On what was once called Decoration Day, Dick Rishel’s extended family has set flowers at family graves for nearly 100 years.
First to York’s Prospect Hill Cemetery then to Greenmount Cemetery, the caravan of cars snakes through the two sites to decorate– literally– the graves of great-grandparents, uncles, aunts, cousins. The flowers come mostly from family gardens, with a little help from local florists.
Decoration Day began in 1868, and was primarily designated as a time to decorate Civil War dead. The holiday continued and expanded to family graves as well, and in 1971, Memorial Day became a national holiday.
“Three years after the Civil War ended, on May 5, 1868, the head of an organization of Union veterans — the Grand Army of the Republic (GAR) — established Decoration Day as a time for the nation to decorate the graves of the war dead with flowers. In 1971, Memorial Day was declared a national holiday by an act of Congress, though it is still often called Decoration Day.” U.S. Department of Veteran Affairs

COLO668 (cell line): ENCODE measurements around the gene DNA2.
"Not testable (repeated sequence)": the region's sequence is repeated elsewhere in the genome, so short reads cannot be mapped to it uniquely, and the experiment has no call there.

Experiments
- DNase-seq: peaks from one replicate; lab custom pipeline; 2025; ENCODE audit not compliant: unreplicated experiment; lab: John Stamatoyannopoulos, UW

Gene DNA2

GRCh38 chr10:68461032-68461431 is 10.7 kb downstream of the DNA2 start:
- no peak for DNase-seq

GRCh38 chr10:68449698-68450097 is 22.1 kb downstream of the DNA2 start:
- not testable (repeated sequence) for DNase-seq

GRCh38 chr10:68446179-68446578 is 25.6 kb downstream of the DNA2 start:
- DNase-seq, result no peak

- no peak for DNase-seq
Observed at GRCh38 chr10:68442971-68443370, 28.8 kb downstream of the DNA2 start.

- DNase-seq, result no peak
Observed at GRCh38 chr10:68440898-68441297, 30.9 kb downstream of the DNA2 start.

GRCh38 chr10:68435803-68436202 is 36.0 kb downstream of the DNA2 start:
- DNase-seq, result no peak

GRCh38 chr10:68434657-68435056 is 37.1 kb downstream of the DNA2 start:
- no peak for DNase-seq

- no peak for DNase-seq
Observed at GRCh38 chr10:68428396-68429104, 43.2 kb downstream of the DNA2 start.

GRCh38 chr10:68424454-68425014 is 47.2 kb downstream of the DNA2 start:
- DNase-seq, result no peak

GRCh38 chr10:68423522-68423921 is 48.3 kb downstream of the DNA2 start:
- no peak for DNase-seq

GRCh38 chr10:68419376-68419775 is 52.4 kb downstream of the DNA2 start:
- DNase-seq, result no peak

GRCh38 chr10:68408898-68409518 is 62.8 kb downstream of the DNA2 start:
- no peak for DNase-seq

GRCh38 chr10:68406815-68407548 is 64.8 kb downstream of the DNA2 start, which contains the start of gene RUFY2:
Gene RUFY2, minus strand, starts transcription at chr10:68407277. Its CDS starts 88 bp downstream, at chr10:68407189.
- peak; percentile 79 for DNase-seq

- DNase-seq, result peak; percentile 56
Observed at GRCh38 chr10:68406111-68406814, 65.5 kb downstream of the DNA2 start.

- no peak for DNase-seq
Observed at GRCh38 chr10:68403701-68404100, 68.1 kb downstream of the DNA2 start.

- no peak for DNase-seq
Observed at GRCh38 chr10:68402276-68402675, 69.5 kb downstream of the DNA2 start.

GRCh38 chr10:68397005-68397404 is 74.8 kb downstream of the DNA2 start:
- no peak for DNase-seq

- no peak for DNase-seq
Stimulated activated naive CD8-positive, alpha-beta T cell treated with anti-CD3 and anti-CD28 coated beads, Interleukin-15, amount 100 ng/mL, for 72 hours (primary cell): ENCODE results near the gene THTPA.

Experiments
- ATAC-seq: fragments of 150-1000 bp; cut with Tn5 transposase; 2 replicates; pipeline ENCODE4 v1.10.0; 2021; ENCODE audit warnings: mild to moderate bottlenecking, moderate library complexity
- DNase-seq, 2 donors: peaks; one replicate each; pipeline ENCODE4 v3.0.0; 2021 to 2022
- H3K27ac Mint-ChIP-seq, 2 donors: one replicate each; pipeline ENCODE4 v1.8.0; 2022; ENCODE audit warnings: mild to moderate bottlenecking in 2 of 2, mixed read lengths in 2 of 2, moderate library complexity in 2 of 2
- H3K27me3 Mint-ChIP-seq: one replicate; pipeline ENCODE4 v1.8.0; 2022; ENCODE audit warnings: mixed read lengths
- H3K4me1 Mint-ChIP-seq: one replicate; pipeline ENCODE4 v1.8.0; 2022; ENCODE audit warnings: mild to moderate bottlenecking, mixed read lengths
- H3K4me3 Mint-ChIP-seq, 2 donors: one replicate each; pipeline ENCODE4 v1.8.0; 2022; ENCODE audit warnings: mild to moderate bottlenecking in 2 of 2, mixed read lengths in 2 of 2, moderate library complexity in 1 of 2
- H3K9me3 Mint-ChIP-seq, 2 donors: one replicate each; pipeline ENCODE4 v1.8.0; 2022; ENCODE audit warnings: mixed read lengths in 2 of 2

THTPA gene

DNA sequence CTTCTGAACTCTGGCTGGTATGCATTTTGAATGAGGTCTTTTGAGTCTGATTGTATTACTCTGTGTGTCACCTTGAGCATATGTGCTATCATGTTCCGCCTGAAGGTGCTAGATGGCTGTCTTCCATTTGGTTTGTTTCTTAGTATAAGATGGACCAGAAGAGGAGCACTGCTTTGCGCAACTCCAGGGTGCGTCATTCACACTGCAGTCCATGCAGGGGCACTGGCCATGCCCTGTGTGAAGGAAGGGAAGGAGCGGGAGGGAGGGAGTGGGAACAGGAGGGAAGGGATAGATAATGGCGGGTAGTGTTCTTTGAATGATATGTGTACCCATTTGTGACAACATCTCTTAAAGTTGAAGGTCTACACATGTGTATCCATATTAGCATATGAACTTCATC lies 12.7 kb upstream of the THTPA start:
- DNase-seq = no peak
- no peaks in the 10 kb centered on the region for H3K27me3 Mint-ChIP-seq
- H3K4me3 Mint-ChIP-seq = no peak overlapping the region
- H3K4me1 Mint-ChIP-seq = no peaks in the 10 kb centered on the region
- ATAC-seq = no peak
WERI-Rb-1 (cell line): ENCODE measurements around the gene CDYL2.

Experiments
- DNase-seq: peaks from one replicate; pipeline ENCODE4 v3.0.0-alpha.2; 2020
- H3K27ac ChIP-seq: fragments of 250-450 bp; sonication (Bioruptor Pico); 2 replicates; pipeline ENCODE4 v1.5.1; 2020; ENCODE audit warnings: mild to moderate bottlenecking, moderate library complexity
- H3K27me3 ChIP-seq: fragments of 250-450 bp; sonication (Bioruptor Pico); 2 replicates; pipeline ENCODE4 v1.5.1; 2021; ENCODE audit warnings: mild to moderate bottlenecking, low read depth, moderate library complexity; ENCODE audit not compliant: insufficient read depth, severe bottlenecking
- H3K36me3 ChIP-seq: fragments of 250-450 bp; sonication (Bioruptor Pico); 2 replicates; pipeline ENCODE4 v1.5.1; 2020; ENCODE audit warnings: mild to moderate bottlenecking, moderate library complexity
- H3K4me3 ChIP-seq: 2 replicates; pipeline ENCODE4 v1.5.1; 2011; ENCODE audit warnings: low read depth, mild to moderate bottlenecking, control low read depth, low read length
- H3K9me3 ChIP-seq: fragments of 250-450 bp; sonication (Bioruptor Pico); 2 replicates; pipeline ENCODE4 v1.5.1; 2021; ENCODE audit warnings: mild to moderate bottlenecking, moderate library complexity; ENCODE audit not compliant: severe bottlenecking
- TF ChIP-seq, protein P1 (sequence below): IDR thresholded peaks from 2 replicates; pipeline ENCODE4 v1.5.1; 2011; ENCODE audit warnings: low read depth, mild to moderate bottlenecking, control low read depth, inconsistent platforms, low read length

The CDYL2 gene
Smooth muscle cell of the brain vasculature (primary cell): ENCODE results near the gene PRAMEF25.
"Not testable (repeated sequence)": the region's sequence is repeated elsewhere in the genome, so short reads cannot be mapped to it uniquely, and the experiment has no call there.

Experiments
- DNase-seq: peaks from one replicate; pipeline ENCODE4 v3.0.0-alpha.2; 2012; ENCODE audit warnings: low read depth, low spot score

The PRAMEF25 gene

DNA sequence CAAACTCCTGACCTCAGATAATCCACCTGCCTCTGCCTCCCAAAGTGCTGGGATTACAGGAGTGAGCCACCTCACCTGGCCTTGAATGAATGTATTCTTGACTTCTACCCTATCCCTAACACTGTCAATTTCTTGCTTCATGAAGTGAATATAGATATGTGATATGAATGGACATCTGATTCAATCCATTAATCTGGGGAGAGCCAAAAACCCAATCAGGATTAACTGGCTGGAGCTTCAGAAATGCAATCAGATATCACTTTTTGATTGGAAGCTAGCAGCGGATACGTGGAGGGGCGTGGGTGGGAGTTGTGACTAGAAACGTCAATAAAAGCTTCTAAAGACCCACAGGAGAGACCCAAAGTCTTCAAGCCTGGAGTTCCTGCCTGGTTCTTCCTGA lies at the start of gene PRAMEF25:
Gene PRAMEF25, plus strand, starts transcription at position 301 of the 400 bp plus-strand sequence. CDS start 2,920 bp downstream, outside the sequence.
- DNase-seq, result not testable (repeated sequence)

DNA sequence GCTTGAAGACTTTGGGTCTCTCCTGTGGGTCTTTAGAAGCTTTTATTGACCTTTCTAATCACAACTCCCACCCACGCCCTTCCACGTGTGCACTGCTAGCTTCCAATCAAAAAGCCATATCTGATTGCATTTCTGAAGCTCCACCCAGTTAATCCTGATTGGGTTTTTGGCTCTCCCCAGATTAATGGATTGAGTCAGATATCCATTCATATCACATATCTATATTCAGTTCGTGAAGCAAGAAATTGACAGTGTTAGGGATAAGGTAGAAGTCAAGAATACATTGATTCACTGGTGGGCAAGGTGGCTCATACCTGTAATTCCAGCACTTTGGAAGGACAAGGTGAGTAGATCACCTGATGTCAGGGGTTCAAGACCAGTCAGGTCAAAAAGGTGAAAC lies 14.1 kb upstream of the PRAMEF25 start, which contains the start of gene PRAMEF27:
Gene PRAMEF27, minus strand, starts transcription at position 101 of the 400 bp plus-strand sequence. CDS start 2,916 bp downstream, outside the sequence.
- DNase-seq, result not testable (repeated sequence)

While Decoration Day or Memorial Day was founded originally to honor fallen war veterans, Rishel’s family and many others have taken that a step further. Charts with family trees and sites of old houses are examined, discussed and questioned. It’s another way to keep the family together, he says.
It could all be rehashed here, but Rishel explains it best in the video, behind a photo backdrop of this year’s decorating.